Testing and treatment is important in tackling HIV. But stigma and access need to be addressed too.
Taking antiretrovirals is key to reducing HIV infection rates, but the challenge lies in making sure people who know they are infected actually take the drugs.
Activists protest the criminalisation of sex work outside the 21st International AIDS Conference in Durban, South Africa.
International AIDS Society/Abhi Indrarajan
Mobility is not only a risk factor for HIV – it is also a structural determinant in how HIV responses are designed and implemented.
This human T cell (blue) is under attack by HIV (yellow), the virus that causes AIDS. T cells play a critical role in the body’s immune response.
Seth Pincus, Elizabeth Fischer and Austin Athman, National Institute of Allergy and Infectious Diseases, National Institutes of Health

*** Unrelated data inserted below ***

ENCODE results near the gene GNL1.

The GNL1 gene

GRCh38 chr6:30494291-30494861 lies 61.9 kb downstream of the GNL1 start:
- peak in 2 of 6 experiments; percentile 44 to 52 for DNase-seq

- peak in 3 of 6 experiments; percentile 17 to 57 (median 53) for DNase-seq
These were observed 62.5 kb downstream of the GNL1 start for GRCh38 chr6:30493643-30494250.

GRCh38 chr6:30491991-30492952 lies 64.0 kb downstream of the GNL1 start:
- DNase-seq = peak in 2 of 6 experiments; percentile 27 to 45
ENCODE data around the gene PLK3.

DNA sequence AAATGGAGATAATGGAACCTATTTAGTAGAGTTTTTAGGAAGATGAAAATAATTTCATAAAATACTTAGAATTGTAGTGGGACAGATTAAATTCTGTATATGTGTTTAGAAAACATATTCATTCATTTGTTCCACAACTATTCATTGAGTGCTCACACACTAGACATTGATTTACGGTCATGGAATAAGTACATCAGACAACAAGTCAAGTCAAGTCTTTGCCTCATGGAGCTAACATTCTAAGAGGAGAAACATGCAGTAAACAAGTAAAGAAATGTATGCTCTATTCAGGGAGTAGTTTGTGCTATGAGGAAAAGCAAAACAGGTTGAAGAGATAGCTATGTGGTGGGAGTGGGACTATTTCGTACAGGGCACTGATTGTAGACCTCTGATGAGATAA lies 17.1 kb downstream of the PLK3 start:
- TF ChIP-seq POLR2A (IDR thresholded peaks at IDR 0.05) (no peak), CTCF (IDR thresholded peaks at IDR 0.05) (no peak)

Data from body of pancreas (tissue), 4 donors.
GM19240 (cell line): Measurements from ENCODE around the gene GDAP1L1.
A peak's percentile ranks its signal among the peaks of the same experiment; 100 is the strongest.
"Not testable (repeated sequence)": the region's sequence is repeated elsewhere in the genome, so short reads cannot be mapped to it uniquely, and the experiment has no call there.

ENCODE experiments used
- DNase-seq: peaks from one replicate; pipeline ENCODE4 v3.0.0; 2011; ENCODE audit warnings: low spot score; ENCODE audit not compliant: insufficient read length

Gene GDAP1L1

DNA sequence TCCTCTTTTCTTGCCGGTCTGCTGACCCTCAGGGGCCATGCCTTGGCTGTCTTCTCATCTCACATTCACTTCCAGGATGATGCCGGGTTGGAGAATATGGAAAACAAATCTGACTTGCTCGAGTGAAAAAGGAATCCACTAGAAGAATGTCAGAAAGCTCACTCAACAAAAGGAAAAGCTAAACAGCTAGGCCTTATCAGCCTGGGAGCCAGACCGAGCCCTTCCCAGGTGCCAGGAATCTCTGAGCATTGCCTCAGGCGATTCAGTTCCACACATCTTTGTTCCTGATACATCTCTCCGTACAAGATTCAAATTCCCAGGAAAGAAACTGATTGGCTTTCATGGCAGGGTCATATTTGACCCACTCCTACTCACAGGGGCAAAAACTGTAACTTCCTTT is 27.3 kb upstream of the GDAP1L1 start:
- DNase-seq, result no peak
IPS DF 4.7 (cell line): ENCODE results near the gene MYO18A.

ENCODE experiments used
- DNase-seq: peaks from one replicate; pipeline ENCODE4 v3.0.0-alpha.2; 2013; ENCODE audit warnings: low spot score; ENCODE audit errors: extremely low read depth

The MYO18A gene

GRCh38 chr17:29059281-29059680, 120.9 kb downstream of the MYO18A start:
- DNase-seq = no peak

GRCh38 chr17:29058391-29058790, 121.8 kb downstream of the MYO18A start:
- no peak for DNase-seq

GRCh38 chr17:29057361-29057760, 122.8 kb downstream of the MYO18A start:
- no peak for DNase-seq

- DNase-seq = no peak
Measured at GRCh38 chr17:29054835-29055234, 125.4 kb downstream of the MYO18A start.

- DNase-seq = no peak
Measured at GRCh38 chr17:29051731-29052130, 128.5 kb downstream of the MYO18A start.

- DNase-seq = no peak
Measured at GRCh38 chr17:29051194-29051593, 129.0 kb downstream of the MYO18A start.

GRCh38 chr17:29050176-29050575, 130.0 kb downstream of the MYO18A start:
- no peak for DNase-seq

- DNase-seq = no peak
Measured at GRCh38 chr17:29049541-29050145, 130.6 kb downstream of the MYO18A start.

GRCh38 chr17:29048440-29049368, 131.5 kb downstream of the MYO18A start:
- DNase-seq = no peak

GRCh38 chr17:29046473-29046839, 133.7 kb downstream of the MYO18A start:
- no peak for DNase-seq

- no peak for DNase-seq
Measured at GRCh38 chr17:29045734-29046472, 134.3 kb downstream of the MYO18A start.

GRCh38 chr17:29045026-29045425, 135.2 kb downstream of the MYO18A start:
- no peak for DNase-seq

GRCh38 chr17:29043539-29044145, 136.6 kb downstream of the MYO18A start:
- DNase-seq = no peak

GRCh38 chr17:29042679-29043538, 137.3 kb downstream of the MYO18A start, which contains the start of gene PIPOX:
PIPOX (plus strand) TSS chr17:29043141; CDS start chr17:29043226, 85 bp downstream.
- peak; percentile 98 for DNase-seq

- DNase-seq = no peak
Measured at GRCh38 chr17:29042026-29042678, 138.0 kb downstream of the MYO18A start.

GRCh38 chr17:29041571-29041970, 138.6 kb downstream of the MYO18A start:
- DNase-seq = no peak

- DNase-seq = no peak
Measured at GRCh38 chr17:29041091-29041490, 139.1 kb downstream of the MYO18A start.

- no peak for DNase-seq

HIV research continues to search for a cure. The focus is on developing therapies to cure HIV infection or allow people with HIV to safely stop antiretroviral therapy and keep the virus under control.
The more scientists understand about what drives HIV transmission, the more they can start to fight the virus.
Rupak De Chowdhuri/Reuters
Three new studies conducted in South Africa provide insights into the engine that drives HIV transmission in the country.
Trinn Suwannapha/World Bank
The International AIDS Conference is more than just a talk shop. The platform it offers for engagement between governments, scientists and civil society is of undisputable value.